Myrtle Gonzalez

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Myrtle Gonzalez
Born(1891-09-28)September 28, 1891
DiedOctober 22, 1918(1918-10-22) (aged 27)
Los Angeles, California, U.S.
Years active1913-1917
Spouse(s)James P. Jones (divorced, one child)
Allen Watt (m.1917-1918; her death)

Myrtle Gonzalez (September 28, 1891 – October 22, 1918) was an American actress. She starred in at least 78 silent era motion pictures from 1913 to 1917, of which 66 were one and two-reel shorts. She is regarded as Hollywood's first Latin and Hispanic movie star actress.[1]

Gonzalez was best known for her role as Enid Maitland in Vitagraph's six-reel feature length drama The Chalice of Courage (1915) opposite William Duncan. A magazine writer once called her "The Virgin White Lily of the Screen."

Personal Life[edit]

Myrtle Gonzalez was born in Los Angeles, California on September 28, 1891, the daughter of Manuel George Gonzalez (1868–?) and Lillian L. Cook (1874–1932). Her siblings were Stella M. Gonzalez (1892–1965) and Manuel G. Gonzalez, Jr. (1898–?).

Her paternal side comes from a native Hispanic Californio family of Mexico,[2] while her maternal grandparents were born in Ireland. Her father was a retail grocer, her mother a former opera and popular singer.

From early childhood, Myrtle displayed remarkable dramatic talent, and she had a good soprano voice. She appeared in many local concerts and benefits and sang in church choirs. She later played juvenile parts on the stage with Fanny Davenport and Florence Stone.

Gonzalez's first marriage was to James Park Jones. They had one son together, James Parks Jones, Jr. (c. 1911-1970), before they divorced.

Movie career[edit]

File:The Girl of the Lost Lake (1916)

Because she grew up in Los Angeles, the shift of movie production to her hometown was a big advantage for her. Gonzalez worked for such studios as Vitagraph and Universal.

She appeared in five movies opposite William Desmond Taylor at Vitagraph, the comedy/drama Her Husband's Friend (1913), the drama Tainted Money (1914), the comedy Millions for Defence (1914), the drama The Kiss (1914), and the drama Captain Alvarez (1914).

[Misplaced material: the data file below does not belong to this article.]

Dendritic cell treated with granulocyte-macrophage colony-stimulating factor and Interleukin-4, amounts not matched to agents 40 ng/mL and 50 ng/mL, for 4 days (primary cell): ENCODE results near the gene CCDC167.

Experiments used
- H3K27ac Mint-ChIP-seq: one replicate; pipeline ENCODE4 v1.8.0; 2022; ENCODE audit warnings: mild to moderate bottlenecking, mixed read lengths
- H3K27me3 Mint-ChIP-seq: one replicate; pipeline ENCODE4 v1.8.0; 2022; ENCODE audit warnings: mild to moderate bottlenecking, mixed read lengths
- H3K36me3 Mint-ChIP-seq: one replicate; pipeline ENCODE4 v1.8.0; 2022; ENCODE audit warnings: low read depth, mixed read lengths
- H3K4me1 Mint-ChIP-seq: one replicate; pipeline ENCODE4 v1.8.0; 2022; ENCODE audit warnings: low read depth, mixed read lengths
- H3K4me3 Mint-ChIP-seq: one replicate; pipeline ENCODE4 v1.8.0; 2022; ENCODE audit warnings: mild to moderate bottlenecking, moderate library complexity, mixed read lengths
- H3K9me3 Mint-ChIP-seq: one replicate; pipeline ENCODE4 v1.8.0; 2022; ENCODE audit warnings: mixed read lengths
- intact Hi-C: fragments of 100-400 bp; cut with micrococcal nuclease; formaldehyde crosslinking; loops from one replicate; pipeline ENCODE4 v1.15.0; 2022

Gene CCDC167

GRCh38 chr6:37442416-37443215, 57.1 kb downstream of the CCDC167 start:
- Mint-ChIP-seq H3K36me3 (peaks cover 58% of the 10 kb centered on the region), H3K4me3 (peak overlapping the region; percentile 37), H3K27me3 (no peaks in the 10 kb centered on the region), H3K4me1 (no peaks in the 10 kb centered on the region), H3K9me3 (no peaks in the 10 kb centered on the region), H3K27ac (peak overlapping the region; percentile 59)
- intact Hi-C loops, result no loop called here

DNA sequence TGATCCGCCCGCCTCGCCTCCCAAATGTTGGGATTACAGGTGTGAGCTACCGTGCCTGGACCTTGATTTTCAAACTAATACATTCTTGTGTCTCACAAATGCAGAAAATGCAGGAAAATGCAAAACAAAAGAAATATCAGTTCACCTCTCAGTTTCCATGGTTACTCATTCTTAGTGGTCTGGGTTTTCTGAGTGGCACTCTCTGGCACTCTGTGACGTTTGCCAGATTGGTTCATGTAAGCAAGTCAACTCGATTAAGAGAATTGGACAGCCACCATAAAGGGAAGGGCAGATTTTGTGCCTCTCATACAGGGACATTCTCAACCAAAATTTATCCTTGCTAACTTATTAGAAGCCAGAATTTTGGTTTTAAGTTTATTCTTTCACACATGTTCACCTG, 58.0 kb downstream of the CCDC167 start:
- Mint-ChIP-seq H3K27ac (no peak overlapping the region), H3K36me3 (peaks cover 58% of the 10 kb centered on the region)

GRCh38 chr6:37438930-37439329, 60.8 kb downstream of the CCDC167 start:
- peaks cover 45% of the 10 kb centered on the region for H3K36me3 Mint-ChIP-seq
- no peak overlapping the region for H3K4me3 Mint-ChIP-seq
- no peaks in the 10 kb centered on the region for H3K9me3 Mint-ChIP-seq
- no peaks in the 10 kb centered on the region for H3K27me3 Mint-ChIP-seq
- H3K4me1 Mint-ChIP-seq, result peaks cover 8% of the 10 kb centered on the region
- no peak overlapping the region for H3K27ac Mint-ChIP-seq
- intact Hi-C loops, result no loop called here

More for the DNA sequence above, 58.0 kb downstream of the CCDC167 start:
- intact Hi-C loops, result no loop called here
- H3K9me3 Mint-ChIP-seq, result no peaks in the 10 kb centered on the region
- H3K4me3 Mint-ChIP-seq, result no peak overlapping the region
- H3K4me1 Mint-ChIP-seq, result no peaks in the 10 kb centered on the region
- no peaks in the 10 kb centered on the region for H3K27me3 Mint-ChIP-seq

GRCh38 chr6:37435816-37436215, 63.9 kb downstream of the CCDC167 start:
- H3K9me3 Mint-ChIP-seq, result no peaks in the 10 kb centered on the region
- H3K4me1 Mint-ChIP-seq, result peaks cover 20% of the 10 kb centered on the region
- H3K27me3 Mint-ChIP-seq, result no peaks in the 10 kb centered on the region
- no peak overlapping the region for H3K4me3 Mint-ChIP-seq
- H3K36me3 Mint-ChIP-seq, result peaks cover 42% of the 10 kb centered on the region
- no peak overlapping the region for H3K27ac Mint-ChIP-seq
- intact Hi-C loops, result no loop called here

In many of her roles, Gonzalez typified a vigorous out-of-doors type of heroine. During the last six years of her career, many of the movies she starred in were stories of the snow country and of the forests.

On December 1, 1917, she and actor/director Allen Watt (1885–1944) were married in Los Angeles.[3] She then gave up her screen work and retired. Watt, who was formerly an assistant director at Universal, where they met, was then in the U.S. Army and she returned with him to Camp Lewis, in Washington State. Her health was too frail for the climate, however, and Capt. Watt was placed on the retirement list so he could return her to Southern California. He went back to work at Universal and began directing.

Myrtle Gonzalez died at age 27 of the Spanish flu during the worldwide pandemic of 1918 in the home of her parents at 908 W. Thirtieth Street, Los Angeles.[4][5]

Selected filmography[edit]


  • Doyle, Billy H. (1995). The Ultimate Directory of Silent Screen Performers. pp. 30–31. Metuchen, New Jersey, Scarecrow Press. ISBN 0-8108-2958-4.


  1. ^ MeXicana encounters: the making of social identities on the borderlands By Rosa Linda Fregoso
  2. ^ MeXicana encounters: the making of social identities on the borderlands By Rosa Linda Fregoso
  3. ^ Los Angeles Times, Dec. 5, 1917, "Film Actress Bride Of Army Officer. --- Capt. Allen Watt Comes From Camp Lewis To Wed Miss Gonzalez," p. 14.
  4. ^ Los Angeles Times, Oct 23, 1918, "Murtle Gonzales Dead," p. II 1.
  5. ^ Los Angeles Times, Oct 30, 1918, "Actress Left No Will. --- Petition Filed for Letters of Administration in Estate of Myrtle Gonzales," p. II 4.

External links[edit]